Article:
Off the Shelf: The mysteries of winter

“When they found my sister’s body, the flyers we’d hung around town were still crisp against the telephone poles” begins “The Winter Sister” by Megan Collins. Sylvie is 14 when her sister Persephone crawls out their window to secretly meet her boyfriend, Ben, and never returns. Well, she actually does, and what happens then is one of the secrets that will haunt Sylvie for years. Between Sylvie’s own guilt and her hatred for Ben, who she is certain killed her sister, returning home to take care of her ailing, isolated mother is extremely difficult for her. But home turns out to be where she accidentally runs into Ben again and hears his story, and where she also begins to uncover her own mother’s secrets. While this is a murder mystery, it isn’t a police procedural, it is more a study of relationships and secrets, and how even if you live with someone, you might not really know them.

Talk about not really knowing someone; that’s the whole setup of “The Hunting Party” by Lucy Foley. A group of longtime friends, who traditionally celebrate New Year’s together, reserve spots in an isolated Scottish Highland estate right before a historic blizzard socks them in. Four couples and their single friend share the estate with a creepy, hiking Icelandic couple, a gamesman, and the estate’s manager. Right from the beginning you know someone has gone missing and is dead, which makes one of them a murderer. Everyone has a few secrets and more than one of them holds a grudge. What makes this book different from other country house murder mysteries is that while you get the backstories of all of the people, the big reveal of who is missing doesn’t come until the end. Since not every character is likeable I kept inserting various ones onto the murdered person, trying different configurations to figure it out. The only thing I did know was who I didn’t want to be the murderer.

If you read “Crimson Lake” last year then you will have already met Ted and Amanda and won’t need any introduction. But if you’d like one, here’s a refresher: Ted is the likable ex-cop, wrongly accused sexual predator who fled Sydney, friends, family, and job, to start over in a remote place where his closest neighbors are crocs. There he met Amanda; whimsical, wonky, wounded Amanda, a known killer, who upon being released from prison started her own private investigation company. Eventually Amanda and Ted, odd ones out and outsiders, pair up to solve crimes. Candice Fox’s newest, “Redemption Point,” picks up with Ted as repercussions from his past return to haunt him and Amanda as a new murder case grabs her attention. And I know what you’re thinking: are Ted’s geese still safe and well? Yes and yes. Newbies to the series won’t understand but it was the geese who first alerted me to Ted’s innate goodness, when he rescues them from a croc and spends almost his last dime at the vet making sure they are okay. In this book the geese remain part of his closest confidants, his peace, his family, when the rest of the world closes in on him. And close in it does, as Ted continues to fight to clear his name, he and Amanda are called in to help the police solve a double murder in a rundown roadside bar called the Barking Frog Inn. I love returning to Australia to follow Fox’s unusual, unique characters and the trouble they get into.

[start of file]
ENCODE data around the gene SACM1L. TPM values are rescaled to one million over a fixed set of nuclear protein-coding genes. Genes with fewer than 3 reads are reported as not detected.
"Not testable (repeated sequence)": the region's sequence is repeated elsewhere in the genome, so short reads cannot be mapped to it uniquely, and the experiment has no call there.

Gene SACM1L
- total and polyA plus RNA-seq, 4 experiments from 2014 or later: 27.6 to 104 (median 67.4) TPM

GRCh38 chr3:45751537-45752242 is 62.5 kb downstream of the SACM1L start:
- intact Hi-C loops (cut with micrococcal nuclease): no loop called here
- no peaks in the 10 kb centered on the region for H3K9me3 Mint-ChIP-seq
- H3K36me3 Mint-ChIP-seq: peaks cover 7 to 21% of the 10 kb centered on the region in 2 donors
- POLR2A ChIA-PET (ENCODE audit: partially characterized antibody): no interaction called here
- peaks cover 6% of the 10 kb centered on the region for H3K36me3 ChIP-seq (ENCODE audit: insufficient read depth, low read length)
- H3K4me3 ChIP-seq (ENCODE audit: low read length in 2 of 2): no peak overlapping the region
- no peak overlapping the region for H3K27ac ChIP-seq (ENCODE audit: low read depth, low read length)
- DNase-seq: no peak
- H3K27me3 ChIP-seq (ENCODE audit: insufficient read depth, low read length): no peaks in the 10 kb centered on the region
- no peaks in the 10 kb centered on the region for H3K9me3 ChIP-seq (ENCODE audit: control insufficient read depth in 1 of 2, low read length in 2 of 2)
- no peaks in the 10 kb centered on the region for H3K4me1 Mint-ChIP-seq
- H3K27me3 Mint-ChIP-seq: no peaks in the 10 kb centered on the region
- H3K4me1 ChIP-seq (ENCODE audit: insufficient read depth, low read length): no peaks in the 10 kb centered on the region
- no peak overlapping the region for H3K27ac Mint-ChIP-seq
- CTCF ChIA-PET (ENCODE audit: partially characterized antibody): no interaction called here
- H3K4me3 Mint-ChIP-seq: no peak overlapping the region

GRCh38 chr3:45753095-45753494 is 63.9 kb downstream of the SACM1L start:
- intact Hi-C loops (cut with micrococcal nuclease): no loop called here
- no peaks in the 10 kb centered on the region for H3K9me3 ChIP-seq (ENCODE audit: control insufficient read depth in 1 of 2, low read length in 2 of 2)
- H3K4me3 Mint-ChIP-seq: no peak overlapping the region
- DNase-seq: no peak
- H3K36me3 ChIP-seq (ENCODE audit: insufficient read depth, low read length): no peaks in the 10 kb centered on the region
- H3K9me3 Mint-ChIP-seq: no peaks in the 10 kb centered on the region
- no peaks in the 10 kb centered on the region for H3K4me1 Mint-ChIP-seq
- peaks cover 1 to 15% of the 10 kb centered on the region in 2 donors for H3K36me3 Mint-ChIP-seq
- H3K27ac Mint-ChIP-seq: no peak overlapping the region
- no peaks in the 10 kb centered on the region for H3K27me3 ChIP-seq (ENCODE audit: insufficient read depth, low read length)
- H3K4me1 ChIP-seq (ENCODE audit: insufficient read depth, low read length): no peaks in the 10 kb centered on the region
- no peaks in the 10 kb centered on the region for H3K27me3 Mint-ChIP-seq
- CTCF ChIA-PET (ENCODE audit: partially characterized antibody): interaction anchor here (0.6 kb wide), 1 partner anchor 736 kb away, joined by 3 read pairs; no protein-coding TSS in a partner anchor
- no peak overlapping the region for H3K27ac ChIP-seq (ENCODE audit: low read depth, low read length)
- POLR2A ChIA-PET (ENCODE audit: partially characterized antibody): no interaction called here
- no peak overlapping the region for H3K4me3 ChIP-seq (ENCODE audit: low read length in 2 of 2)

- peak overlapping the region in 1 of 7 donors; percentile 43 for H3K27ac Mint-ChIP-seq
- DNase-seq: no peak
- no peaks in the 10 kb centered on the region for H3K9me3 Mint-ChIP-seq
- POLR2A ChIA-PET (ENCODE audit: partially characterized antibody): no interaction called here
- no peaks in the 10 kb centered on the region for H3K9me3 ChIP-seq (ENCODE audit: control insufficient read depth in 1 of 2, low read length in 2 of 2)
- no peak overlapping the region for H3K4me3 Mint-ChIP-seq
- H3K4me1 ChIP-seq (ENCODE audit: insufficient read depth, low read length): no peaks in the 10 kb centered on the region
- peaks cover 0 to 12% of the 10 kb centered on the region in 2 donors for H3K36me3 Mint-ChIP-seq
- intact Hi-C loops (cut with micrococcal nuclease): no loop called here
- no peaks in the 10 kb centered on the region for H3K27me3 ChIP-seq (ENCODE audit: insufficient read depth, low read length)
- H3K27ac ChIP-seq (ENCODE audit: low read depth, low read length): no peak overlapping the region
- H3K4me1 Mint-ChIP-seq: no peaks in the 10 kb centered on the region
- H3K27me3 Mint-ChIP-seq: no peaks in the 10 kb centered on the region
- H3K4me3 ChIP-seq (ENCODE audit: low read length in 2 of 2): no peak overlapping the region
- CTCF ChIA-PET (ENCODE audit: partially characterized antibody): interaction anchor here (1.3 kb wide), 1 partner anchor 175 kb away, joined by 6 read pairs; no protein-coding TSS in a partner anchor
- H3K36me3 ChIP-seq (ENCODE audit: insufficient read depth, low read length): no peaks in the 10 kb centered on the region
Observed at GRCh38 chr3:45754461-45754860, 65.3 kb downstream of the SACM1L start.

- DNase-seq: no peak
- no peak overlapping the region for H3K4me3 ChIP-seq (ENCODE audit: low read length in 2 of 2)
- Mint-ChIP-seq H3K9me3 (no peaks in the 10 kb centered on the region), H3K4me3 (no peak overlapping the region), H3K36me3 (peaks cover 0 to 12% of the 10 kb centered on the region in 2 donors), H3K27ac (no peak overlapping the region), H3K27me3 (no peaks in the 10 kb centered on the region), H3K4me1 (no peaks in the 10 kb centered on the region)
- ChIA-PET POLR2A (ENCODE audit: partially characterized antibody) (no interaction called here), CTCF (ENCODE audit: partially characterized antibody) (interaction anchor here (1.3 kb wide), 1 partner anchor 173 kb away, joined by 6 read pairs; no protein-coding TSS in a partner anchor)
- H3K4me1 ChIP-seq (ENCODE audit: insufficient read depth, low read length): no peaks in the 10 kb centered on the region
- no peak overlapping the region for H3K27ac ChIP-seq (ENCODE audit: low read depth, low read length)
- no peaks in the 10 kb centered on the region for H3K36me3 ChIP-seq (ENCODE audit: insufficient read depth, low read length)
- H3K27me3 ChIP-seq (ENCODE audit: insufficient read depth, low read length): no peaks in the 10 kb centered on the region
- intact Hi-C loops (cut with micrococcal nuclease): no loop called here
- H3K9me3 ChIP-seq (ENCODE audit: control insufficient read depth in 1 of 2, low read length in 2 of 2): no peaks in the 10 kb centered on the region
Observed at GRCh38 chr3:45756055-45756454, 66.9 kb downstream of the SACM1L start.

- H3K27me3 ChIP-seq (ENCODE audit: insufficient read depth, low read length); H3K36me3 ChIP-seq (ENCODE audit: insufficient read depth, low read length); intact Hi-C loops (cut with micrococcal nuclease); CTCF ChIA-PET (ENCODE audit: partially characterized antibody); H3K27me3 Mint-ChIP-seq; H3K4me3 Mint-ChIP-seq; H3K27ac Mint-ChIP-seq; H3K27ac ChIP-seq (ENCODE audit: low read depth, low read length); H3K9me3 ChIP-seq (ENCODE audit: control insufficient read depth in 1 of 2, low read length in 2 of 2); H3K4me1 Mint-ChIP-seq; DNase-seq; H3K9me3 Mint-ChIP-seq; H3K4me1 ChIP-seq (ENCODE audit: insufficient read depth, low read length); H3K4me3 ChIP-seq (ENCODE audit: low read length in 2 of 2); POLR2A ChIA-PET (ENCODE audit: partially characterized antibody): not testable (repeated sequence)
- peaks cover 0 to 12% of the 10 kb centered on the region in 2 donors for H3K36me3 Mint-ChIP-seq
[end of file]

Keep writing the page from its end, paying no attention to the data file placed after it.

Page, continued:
Opening with a quote from the movie” The War of the Roses” “How do you hold on to someone who won’t stay? And how do you get rid of someone who won’t go?” is a good set up for “As Long As We Both Shall Live” by Joann Chaney.  Twenty plus years of marriage, everyone has problems. But some couples take “til death do we part” too seriously. Matt and Marie go hiking in the mountains, Matt walks down, Marie takes a quicker route. While witnesses heard her screams for help, Matt swears he was nowhere near her when she fell. With little to no proof of murder, the police are stymied until they find out that Matt was married before. And his wife died mysteriously. The reader gathers bits and threads to put the story together; this one goes places you don’t expect. It is surprisingly fun in a very dark, bitter way. 

These snowy, cold days can keep us inside, but curling up with a good mystery can take you all sorts of places while we wait for spring. Come in and check something out.

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